My journey towards voluntary simplicity has been a path with many twists and turns. Like many, I have collected various different nick-knacks over the years. Some have sentimental value, others just fanciful chattels that I found unique or unusual; but none it seems, worth the mental anguish of holding on to for numerous decades. Now, well entrenched in a pattern of downsizing, I have taken a step back to reflect on these collections that I once fought to protect, display, and house.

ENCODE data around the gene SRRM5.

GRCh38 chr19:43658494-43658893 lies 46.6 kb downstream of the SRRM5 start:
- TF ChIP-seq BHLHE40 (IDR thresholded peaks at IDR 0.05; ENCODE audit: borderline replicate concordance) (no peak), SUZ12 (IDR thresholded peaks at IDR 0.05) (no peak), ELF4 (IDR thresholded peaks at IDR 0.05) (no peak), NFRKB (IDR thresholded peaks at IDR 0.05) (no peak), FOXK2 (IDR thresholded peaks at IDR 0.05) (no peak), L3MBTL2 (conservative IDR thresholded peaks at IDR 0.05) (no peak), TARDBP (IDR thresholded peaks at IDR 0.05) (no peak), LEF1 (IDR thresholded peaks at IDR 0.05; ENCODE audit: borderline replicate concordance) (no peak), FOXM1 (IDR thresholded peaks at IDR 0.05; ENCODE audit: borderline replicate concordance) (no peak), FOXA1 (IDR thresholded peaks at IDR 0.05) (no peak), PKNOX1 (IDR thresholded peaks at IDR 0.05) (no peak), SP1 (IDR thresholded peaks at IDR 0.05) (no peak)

It started a few years ago when the book Simplify Your Life, by Elaine St. James, caught my eye in a near-by bookstore. After reading that first in the series I continued reading various books on the same topic. Digesting the new perspective these books shared brought me to a realization that I had been unconsciously immersed in a scarcity mentality. I did not hold on to these items because, as the books recommended, I used the items frequently, they held sentimental value to me, or because they helped me obtain my closest life goals. Being truthful it appeared I held on to these treasures because I believed I had to. I was compelled. I made many jokes about being a hoarder because all teachers are “savers”. Everyone knows that teachers never toss anything away because that old scarf might make a great prop or the tattered curtains could become a great number of potpourri sachets that would make great Christmas gifts. With this in mind, I now take items to my classroom and store them there. If any remain in my storage closet at the conclusion of the school year I bring it directly to the nearest Salvation Army on my way home that last day of school and my summer begins light and easy.